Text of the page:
The main carrier of the disease? The Master, one of the oldest vampires in existence. The Strain’s brutal behemoth is so complicated to operate that it takes two men (actor Robert Maillet and dancer Roberto Campanella) plus several visual-effects artists to bring him to life on screen. Del Toro shares this exclusive early sketch of the villain and talks about creating the ultimate bloodsucker. READ FULL STORY
Fox’s programming chief is stepping down: Kevin Reilly, the network’s entertainment chairman and top prime-time decision maker for the past seven years, will leave his post by the end of June.
“21st Century Fox is a great company that has provided me with choice seats at the head table of pop culture over two very rewarding stints both at FBC and FX, and I am grateful to have benefited from the leadership of Peter Rice, Chase Carey and Rupert Murdoch,” Reilly said in a statement. “Peter and I have been discussing this transition for a while, and now with a robust new slate of programming for next season and strength in the FBC ranks, it felt like the timing was as right as it could be. I couldn’t be more thankful to my team — a group of creative, tireless and fun people whose fellowship I will miss.” READ FULL STORY
Jeremy Wade will be back with his scary underwater creatures: Animal Planet has renewed River Monsters for a seventh season.
The unscripted show that sends Wade sleuthing for freshwater mysteries is Animal Planet’s best-performing series ever. It’s sixth season debut was its most-watched-season premiere and also ranked as the most-watched network season premiere among key demos.
The two-hour opener, dubbed “Amazon Apocalypse,” averaged 1.7 million viewers.
Hillary Clinton and Oprah Winfrey joined just about every female anchor currently on network TV to bid farewell today to Barbara Walters, who is retiring this week from The View and ABC News.
After taping a reunion with current and former co-hosts of The View (welcome back, Star Jones, Rosie O’Donnell and Lisa Ling!) that aired earlier today, Walters, 84, rejoined current hosts Whoopi Goldberg, Jenny McCarthy and Sherri Shepherd for one last lovefest behind the desk for a final show that’ll run Friday. Dressed in a white jacket and black skirt, Walters walked on stage for one last time as the crowd chanted “Barbara! Barbara!” Pictures from her long broadcast history (Walters and the Carters; Walters and Hugh Downs) flashed in the background. READ FULL STORY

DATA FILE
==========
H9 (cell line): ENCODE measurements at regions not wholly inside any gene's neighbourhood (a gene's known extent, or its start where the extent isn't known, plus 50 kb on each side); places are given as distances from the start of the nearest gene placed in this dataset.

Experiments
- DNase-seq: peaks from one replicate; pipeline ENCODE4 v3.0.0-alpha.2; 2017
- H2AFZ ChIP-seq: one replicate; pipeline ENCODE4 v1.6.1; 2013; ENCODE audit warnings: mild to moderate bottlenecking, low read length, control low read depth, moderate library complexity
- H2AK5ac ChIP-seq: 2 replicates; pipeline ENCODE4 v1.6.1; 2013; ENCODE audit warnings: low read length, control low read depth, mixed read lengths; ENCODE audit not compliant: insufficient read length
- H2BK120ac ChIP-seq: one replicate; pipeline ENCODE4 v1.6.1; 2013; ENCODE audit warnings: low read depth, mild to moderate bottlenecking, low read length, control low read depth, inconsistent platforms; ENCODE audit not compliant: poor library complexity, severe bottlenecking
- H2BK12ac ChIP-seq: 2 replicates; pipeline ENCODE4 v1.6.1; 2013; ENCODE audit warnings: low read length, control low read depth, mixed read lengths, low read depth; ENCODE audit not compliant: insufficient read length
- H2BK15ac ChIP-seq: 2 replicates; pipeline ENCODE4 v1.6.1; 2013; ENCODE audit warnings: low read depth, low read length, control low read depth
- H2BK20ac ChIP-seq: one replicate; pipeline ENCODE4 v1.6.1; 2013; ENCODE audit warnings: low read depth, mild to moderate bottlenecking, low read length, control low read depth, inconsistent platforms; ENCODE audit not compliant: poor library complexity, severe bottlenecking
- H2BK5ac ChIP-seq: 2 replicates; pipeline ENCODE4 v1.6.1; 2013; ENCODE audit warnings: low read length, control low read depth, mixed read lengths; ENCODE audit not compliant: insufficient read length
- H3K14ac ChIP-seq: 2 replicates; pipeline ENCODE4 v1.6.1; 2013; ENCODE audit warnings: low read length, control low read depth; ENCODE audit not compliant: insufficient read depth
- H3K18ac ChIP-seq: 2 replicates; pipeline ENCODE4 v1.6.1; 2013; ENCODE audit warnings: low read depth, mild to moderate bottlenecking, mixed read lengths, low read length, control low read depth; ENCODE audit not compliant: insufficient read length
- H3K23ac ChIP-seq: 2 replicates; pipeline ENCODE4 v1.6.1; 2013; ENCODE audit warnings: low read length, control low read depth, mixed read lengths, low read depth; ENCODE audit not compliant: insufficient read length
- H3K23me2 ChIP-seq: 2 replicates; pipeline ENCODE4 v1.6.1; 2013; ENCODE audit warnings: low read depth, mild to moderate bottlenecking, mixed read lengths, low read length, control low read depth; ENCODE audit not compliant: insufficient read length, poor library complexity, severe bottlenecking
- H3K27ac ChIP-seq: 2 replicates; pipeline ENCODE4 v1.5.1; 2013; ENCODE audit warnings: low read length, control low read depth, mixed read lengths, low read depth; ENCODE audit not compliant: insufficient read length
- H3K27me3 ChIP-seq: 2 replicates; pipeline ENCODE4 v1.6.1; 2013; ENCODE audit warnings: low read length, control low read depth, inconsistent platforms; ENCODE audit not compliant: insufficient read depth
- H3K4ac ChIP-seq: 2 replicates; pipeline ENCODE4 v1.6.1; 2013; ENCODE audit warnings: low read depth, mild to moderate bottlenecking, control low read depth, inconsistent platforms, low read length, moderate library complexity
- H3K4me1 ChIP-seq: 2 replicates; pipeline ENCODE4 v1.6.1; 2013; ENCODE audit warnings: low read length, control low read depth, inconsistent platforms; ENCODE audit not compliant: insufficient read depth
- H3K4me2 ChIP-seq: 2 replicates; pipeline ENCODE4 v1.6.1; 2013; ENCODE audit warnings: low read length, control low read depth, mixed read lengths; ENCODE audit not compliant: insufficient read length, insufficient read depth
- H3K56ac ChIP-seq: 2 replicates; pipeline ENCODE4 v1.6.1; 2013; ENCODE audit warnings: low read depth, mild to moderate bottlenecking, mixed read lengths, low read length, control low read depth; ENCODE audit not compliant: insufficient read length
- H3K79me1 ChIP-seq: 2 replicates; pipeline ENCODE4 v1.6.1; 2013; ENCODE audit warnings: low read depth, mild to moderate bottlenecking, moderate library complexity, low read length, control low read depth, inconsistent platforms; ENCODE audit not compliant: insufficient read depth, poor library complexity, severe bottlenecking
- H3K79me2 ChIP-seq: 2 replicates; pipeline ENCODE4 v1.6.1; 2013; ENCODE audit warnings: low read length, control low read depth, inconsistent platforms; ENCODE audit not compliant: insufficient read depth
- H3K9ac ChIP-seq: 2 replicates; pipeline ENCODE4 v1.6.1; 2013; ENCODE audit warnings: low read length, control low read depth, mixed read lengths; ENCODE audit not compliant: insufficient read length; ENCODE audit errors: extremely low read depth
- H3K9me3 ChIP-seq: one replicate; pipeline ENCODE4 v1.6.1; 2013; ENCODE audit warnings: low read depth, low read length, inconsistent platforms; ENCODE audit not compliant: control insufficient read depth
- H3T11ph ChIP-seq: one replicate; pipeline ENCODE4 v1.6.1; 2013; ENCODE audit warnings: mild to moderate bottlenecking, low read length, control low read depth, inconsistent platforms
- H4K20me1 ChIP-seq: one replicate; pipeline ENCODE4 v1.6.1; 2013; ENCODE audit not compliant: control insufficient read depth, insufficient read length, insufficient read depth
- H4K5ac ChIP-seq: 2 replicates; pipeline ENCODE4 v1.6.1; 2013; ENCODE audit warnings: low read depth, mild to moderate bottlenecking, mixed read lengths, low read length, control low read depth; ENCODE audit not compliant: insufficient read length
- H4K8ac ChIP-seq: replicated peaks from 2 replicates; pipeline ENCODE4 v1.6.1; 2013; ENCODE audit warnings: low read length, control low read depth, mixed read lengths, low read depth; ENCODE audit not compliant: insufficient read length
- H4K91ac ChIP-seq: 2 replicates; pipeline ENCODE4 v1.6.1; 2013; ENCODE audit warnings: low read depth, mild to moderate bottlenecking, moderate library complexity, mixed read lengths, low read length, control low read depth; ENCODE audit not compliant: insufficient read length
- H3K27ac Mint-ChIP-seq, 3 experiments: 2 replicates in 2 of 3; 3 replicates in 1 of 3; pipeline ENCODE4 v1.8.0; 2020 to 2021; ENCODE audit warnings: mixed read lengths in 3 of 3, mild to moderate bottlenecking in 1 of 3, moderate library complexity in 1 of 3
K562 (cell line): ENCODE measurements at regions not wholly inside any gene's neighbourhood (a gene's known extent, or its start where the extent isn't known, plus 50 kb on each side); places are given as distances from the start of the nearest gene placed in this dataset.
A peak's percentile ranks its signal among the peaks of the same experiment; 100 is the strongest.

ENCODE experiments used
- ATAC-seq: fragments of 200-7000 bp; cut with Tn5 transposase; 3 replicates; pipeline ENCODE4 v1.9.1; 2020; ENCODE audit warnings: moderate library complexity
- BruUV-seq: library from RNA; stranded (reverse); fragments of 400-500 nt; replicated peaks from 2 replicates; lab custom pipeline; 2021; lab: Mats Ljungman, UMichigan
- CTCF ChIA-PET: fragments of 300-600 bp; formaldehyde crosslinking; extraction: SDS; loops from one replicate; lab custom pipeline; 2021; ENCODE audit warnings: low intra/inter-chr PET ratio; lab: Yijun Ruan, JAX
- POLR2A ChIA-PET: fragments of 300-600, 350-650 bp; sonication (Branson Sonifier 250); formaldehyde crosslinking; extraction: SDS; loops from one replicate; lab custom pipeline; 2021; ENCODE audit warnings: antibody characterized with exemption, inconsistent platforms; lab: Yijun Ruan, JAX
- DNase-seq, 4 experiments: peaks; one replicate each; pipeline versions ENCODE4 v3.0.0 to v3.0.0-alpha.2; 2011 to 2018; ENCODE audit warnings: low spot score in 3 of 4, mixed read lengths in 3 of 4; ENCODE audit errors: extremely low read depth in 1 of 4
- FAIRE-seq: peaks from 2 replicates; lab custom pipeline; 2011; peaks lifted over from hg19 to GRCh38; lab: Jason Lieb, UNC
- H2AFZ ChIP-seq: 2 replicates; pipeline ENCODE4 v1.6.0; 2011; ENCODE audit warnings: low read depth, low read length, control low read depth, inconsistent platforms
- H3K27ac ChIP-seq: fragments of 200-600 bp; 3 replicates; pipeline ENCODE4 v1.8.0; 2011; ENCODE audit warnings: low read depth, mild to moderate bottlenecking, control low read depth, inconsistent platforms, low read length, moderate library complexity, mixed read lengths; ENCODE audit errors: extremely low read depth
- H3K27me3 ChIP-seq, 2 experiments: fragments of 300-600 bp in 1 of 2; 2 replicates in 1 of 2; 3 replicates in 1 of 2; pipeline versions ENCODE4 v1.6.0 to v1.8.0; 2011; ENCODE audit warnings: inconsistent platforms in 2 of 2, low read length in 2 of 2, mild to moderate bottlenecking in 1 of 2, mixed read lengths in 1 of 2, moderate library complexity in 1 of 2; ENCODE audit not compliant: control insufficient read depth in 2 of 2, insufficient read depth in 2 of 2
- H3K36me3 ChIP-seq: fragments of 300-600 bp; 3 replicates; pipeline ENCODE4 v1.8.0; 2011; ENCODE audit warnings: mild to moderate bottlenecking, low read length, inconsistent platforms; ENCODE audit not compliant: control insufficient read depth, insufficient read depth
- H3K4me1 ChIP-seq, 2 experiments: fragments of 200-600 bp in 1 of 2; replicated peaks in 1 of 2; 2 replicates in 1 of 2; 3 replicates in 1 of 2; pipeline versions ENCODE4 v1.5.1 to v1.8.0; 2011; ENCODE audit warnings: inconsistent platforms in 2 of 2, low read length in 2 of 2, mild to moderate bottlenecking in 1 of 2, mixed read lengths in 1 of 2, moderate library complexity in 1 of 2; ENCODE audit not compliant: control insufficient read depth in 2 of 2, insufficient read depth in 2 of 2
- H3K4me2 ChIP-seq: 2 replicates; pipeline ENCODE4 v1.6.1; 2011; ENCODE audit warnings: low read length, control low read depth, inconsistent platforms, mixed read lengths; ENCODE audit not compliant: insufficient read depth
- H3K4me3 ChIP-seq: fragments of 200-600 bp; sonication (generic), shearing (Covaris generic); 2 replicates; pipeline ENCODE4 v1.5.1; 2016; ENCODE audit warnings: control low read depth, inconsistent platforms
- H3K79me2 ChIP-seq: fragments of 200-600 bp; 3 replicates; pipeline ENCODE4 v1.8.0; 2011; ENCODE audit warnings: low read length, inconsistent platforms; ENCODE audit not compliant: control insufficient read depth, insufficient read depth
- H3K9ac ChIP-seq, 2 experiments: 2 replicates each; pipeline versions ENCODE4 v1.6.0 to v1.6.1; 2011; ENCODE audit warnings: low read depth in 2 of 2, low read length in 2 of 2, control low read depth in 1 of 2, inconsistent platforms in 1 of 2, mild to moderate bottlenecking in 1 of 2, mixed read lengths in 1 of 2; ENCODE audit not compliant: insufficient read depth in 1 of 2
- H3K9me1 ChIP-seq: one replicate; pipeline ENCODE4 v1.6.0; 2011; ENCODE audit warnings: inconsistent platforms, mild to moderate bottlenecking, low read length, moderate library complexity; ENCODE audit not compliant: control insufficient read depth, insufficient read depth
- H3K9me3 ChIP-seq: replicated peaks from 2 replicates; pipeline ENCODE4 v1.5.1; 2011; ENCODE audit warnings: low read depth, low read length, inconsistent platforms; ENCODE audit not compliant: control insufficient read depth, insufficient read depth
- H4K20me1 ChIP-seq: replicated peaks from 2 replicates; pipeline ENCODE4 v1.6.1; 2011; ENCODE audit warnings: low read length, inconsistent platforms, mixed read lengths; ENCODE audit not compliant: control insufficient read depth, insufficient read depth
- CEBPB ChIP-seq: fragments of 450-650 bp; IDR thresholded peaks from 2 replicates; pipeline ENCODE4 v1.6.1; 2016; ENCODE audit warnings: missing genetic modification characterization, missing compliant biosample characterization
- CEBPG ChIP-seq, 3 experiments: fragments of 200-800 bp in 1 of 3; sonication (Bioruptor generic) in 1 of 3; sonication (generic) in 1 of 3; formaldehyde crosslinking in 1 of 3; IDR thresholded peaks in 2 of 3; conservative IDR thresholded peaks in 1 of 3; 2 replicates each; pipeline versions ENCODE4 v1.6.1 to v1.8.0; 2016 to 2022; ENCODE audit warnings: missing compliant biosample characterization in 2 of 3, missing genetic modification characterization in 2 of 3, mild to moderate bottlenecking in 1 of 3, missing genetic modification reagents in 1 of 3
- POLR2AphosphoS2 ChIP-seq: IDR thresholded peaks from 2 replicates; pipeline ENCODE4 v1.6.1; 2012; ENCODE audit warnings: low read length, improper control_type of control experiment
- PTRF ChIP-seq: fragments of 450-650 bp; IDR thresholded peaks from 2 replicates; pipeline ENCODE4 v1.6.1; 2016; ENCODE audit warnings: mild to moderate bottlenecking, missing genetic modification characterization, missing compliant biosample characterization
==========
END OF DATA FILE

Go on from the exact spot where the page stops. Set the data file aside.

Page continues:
One of the most glaring omissions from CBS’ fall schedule is How I Met Your Dad, the much-talked about spinoff of CBS’s long-running comedy. But CBS topper Nina Tassler told reporters Wednesday that “things on the pilot didn’t work out” and the producers can now shop it elsewhere.
The hope was to retool the comedy pilot, but the show’s producers weren’t interested in returning to the drawing table. The comedy pilot starred Greta Gerwig as Sally, who gradually reveals how she met her partner in flashback. It’s from writers/exec producers Emily Spivey and HIMYM creators Carter Bays and Craig Thomas.
Two of ABC’s popular — and very steamy — dramas will air an hour earlier on Thursdays this fall, but ABC topper Paul Lee doesn’t seem to be too worried about shaking up the so-called family hour with Grey’s Anatomy and Scandal.
“I think it’s much less relevant than it was than five years ago,” Lee said today in a press conference, after a reporter questioned the idea of airing adult content earlier in the evening. ABC unveiled its fall schedule Tuesday that shifted the sexy medical soap Grey’s to 8 p.m. on Thursdays, and the equally racy Scandal from 10 p.m. to 9 p.m.
Another reporter reminded Lee that ABC once had a reputation for keeping the family hour free of racy shows, he said the sales department was “fully supportive” of the decision to move Grey’s to 8 and that it’s a “non-issue.”
Lee also went on to say that ABC has a “strong” standards and practices department and “we will make sure whatever we air is appropriate.”
Sexy scenes have become a mainstay on both dramas — and characters have even been known to do the hibity-dibity outside of the bedroom. (See: Cristina and Owen in the fan shaft: Fitz and Liv in the White House). But Scandal, in particular, also features violent content like torture. Watch some below: READ FULL STORY
Scandal will air an hour earlier on Thursdays, while Marvel’s Agents of S.H.I.E.L.D. will move to 9 on Tuesdays, according to ABC’s new fall schedule released today.
The rest of ABC’s schedule remains intact, especially Dancing with the Stars — which will stay a one-night-a-week franchise (sorry, fringe lovers). Here’s the full schedule (new shows are in bold): READ FULL STORY